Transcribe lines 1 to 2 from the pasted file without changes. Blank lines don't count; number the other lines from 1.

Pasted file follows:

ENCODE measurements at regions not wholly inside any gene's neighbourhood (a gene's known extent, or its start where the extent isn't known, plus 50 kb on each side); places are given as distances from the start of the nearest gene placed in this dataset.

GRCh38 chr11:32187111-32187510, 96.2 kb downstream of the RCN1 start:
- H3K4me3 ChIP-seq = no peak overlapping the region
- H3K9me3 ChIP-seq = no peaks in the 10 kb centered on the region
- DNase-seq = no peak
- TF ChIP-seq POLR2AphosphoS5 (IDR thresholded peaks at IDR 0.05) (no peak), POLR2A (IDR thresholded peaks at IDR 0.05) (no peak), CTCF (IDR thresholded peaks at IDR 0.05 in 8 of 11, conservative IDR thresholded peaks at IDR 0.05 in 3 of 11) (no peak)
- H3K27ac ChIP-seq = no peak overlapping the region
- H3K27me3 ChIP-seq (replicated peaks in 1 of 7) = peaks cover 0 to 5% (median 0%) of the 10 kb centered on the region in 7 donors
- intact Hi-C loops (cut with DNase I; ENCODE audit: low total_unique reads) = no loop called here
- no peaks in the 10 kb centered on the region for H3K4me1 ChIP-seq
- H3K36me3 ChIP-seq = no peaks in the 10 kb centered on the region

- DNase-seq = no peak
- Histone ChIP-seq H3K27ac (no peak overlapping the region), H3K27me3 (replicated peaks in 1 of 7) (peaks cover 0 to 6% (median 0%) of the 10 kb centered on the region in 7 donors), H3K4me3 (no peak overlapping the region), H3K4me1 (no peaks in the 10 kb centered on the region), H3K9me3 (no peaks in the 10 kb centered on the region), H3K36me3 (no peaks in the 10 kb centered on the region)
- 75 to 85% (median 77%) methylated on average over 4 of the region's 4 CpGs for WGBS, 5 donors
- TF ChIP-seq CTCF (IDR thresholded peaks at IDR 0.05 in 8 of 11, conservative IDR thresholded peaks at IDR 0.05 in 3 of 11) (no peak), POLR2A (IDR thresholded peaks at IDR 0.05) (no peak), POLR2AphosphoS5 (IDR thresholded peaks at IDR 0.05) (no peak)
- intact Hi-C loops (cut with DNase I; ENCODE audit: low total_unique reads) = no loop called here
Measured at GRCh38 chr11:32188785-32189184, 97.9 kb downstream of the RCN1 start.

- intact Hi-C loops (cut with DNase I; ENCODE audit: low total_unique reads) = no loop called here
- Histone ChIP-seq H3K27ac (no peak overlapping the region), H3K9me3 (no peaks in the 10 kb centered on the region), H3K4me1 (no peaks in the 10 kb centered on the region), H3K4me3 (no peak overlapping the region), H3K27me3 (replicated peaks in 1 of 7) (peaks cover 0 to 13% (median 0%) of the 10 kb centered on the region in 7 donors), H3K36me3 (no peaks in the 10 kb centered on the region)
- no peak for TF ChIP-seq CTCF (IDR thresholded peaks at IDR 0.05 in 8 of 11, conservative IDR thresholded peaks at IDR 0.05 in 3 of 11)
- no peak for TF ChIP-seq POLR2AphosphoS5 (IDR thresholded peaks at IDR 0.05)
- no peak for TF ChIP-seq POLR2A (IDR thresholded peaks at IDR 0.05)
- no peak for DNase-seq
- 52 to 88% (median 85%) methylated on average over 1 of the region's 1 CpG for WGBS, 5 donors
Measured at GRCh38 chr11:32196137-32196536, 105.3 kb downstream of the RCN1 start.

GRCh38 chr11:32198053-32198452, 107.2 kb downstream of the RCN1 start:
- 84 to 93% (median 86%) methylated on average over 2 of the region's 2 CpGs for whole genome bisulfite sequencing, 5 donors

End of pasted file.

ENCODE measurements at regions not wholly inside any gene's neighbourhood (a gene's known extent, or its start where the extent isn't known, plus 50 kb on each side); places are given as distances from the start of the nearest gene placed in this dataset.

GRCh38 chr11:32187111-32187510, 96.2 kb downstream of the RCN1 start: